Republic Services of Southern Nevada is working with the University of Nevada Las Vegas (UNLV) in its efforts to compete in the GameDay Recycling Challenge, a competition between 72 college football programs nationwide. The 2015 version of the contest took place Saturday, Sept. 25.
“We have a great partnership with Republic Services and are happy to be able to participate in events like these where we compete against other universities while making a difference in the community,” says Tara Pike, director of UNLV Rebel Recycling. “We have had success in the past with similar competitions and we are proud to team up again for the annual Game Day Recycling Challenge.”
In the 2014 GameDay Recycling Challenge, UNLV fans recycled more than 2,700 pounds during the Sept. 13 game against Northern Illinois University, and they recycled more than 7,300 pounds throughout the season. In 2013, UNLV finished second nationally in recycling and organics participation and ranked seventh out of 53 participating schools in greenhouse gas reductions, according to a Republic Services of Southern Nevada news release.
“We are thrilled to team up again this season with UNLV,” says Tim Oudman, area president of Republic Services in Las Vegas. “UNLV has been a leader for more than two decades in recycling programs that involve the entire university community, instilling sustainable behaviors that last a lifetime.”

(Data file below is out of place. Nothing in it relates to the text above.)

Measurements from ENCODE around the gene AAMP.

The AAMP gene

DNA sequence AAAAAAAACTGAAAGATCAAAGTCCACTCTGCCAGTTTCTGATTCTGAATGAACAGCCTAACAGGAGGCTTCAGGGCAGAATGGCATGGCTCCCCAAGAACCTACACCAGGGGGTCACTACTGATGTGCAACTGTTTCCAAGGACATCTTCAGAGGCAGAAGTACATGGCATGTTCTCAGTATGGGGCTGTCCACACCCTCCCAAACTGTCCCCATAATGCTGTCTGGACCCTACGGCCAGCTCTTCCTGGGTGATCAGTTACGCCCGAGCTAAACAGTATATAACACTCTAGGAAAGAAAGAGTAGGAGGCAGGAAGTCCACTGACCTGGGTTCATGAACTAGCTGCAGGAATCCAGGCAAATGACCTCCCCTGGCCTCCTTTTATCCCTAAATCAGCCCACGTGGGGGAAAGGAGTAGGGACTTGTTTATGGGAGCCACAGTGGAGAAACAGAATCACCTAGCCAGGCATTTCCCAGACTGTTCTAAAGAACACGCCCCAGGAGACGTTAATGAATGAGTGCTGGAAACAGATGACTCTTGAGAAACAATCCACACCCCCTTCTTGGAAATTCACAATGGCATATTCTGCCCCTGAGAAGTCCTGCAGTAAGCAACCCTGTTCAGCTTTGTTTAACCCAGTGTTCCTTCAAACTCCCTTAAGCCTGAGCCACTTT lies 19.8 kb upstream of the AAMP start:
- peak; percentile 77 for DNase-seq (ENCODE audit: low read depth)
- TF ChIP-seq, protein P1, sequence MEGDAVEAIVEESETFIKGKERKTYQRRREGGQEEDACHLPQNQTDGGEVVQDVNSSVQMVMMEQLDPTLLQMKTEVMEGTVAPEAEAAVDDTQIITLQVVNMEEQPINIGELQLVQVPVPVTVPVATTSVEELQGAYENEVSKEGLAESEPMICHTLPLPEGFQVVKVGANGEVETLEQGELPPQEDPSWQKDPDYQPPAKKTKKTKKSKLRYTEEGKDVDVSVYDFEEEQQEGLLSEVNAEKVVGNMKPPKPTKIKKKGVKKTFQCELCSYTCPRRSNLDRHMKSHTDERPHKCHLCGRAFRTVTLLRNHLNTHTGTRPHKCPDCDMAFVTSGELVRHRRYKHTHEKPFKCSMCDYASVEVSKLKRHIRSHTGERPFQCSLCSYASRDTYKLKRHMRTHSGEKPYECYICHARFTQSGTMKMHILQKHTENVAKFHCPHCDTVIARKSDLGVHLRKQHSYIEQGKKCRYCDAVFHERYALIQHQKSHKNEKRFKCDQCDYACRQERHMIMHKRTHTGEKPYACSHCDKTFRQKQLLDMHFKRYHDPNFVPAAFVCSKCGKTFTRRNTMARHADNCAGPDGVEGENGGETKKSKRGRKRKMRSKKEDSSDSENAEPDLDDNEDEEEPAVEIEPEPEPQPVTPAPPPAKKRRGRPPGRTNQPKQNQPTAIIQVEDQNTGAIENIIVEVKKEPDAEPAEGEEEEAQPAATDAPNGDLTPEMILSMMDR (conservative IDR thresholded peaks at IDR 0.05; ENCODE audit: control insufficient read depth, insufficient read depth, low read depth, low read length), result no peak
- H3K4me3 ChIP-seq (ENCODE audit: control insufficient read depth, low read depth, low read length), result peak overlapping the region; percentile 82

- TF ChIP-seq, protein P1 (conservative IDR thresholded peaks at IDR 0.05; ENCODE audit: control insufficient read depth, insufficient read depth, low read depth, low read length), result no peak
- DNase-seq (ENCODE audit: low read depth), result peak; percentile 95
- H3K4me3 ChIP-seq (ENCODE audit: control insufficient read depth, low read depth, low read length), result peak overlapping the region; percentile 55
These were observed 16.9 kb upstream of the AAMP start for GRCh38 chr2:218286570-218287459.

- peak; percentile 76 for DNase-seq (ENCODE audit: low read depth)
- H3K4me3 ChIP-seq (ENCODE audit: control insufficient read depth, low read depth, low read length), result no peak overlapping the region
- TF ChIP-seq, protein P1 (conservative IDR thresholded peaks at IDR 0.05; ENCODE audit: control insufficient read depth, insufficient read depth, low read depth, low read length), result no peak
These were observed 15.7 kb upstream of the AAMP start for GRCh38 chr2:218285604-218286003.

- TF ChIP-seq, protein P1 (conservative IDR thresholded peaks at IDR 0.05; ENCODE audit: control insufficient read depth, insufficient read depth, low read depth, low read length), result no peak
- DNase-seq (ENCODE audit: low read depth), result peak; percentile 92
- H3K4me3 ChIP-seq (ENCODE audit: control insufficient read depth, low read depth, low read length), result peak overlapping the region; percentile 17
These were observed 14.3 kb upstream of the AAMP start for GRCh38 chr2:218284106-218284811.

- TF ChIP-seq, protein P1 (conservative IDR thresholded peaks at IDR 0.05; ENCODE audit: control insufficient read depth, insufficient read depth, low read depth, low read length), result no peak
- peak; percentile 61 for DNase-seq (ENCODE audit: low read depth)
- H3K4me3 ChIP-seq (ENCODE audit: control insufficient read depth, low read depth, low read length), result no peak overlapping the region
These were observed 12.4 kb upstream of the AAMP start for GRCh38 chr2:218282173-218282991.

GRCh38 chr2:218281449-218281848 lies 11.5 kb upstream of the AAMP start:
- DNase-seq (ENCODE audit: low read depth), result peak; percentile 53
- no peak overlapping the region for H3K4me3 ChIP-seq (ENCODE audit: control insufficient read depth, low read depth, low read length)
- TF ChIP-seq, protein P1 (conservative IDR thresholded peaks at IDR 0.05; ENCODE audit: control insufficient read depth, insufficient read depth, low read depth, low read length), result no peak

At the Sept. 25, 2015, UNLV game against Idaho State, student volunteers signed up to wear recycling referee attire and additional recycling signage was to be displayed inside and outside of the stadium.
Arrangements were made for the commingled recyclables collected at the game to be collected and weighed, with school officials then reporting the totals to the GameDay Challenge office. Winners of the 2015 contest will be announced on Dec. 14, 2015.
National rankings are based on overall diversion rates as well as the total weight of recycling, organics composted and food donated, both inside a stadium and in tailgating areas.
Republic Services of Southern Nevada employs more than 1,200 people and operates a fleet of more than 400 collection trucks in the region.